Bank Of Tanzania Aims At 80% Financial Inclusion For 2017

financial-inclusion-tanzania

The Bank of Tanzania (BOT) has recently set a new financial inclusion target of 80% of adult population using a financial access point by 2017, after the country exceeded the target of 50% by 2016 under the National Financial Inclusion Framework (NFIF 2014/2017), with 55% financial inclusion in 2014.

According to the NFIF, the goal was beaten thanks to the mobile telephony technology with more than 35 million subscribers, which has extended the adult population’s financial inclusion to more than 50% with 16 million people using mobile money accounts.

In addition, the BOT also set targets for the current 2015/16 fiscal year aiming at 70% of the population living within five kilometres of a financial access point by enhancing access and implementing access channels such as agent bankings, further mobile financial services, point-of-sales (POS), and automated teller machines (ATMs).

The BOT knew that by allowing the telecom sector to conduct mobile money payment services would be a good platform to improve financial services, therefore, the authorities concerned decided to assume a test and learn position that allowed mobile network operators to develop new services to review the risks later instead of establishing constraining regulations, explained BOT Governor, Prof. Benno Ndulu.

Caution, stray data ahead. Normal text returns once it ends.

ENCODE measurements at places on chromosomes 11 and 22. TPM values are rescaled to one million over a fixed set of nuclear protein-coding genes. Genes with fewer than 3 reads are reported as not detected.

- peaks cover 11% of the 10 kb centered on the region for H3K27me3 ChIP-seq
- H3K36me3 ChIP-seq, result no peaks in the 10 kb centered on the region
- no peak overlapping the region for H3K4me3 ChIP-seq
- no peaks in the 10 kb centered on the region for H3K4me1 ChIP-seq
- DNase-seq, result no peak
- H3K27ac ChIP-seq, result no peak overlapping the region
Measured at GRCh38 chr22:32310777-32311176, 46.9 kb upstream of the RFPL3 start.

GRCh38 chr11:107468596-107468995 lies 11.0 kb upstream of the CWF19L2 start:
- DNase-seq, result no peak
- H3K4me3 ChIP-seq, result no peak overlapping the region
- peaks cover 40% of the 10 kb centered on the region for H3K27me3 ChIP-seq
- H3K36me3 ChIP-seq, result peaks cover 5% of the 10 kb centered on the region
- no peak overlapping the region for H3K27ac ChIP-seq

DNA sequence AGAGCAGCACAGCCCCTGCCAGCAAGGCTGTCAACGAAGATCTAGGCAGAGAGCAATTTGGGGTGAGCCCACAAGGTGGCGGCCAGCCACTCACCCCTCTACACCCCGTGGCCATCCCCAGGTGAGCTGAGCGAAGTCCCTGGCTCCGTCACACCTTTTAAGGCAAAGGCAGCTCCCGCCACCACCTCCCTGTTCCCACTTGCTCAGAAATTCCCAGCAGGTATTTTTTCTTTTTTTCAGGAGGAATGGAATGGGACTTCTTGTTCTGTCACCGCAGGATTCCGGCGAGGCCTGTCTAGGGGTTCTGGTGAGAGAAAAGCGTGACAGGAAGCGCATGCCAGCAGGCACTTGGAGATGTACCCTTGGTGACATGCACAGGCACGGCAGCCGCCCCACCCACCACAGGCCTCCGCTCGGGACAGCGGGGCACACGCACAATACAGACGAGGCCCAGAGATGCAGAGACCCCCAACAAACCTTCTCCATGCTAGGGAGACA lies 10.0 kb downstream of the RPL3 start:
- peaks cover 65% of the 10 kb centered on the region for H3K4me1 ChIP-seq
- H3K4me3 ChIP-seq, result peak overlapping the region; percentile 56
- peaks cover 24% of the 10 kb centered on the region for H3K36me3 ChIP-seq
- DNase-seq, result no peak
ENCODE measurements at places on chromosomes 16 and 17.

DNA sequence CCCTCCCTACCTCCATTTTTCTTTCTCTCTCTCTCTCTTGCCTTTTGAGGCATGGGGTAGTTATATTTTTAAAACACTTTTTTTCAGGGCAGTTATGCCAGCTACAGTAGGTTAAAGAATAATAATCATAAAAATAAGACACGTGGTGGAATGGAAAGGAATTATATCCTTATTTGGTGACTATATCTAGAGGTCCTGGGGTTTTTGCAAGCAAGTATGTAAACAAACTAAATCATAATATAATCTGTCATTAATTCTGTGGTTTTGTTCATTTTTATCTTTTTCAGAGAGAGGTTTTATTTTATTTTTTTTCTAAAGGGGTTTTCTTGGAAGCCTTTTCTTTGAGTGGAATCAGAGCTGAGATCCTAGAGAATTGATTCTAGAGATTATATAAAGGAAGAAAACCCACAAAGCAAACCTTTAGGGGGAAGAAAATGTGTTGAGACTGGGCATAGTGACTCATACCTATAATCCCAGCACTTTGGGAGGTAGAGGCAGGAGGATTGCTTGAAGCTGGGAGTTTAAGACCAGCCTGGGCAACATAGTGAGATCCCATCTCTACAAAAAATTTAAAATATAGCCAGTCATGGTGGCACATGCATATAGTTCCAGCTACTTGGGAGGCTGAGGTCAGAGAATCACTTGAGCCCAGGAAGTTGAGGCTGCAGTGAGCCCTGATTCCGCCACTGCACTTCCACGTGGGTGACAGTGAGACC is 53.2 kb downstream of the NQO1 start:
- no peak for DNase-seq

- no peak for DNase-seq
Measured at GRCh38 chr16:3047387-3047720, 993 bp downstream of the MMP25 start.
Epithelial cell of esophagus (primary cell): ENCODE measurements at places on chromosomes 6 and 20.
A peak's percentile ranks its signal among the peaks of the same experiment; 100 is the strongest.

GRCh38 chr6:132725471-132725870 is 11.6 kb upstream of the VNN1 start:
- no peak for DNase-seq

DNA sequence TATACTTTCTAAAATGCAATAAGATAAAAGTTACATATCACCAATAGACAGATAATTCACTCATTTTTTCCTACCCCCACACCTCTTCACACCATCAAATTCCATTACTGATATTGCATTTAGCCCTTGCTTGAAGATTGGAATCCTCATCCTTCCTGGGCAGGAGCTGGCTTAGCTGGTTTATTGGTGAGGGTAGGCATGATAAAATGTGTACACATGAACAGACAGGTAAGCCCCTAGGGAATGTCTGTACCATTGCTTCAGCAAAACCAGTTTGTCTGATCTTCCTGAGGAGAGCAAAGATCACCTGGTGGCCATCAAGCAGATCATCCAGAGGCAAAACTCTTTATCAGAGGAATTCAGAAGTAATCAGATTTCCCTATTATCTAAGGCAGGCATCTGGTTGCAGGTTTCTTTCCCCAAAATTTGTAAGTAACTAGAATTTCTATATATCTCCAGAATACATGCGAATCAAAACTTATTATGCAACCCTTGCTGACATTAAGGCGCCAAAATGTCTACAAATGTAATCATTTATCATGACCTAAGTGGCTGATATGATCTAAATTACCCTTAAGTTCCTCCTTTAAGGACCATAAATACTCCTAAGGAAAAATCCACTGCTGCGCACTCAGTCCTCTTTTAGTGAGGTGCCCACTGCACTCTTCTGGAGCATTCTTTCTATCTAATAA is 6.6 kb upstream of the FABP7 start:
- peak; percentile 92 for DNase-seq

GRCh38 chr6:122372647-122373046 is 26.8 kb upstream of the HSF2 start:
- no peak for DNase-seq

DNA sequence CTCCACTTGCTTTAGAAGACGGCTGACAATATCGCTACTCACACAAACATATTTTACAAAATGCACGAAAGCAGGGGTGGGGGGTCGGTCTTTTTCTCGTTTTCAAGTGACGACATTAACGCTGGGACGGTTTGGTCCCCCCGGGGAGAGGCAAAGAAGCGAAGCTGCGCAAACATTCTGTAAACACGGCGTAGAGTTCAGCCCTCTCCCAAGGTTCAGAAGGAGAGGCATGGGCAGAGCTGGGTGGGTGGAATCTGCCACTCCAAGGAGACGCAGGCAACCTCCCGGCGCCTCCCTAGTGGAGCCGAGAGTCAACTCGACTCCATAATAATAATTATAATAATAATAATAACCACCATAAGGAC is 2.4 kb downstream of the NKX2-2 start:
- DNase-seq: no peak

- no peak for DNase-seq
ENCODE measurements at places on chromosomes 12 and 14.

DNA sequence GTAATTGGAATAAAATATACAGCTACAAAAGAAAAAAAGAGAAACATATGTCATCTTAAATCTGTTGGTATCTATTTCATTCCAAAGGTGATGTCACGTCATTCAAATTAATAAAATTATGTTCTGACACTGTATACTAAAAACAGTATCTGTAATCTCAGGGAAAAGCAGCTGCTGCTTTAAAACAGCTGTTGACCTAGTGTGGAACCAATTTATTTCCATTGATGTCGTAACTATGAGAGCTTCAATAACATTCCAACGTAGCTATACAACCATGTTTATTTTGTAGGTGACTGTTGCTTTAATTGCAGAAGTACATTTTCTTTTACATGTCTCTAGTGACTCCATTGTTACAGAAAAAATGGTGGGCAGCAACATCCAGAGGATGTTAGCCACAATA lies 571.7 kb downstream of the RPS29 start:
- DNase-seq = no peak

This approach allows the BOT to test new mobile payment services in the market, observe the kind of risks related with them and regulate to improve bank services and also help them to expand their reach using mobile platforms, Prof. Ndulu added.

The partnership between mobile network operators and financial institutions has helped Tanzania to position among the leaders in usage and access to affordable financial services in the world ranking 12th out of 21 developing countries in the world according to the last Brookings Financial and Digital Inclusion Project (FDIP).

According to the World Bank, Tanzania is the second largest country using mobile money accounts in Sub Saharan Africa (SSA) wıth approxımately 47% of its adult population and beating Uganda with which it recently shared the second position.

Kenya tops the list with a rate above the 58% against an average of 12% in SSA and merely 2% globally.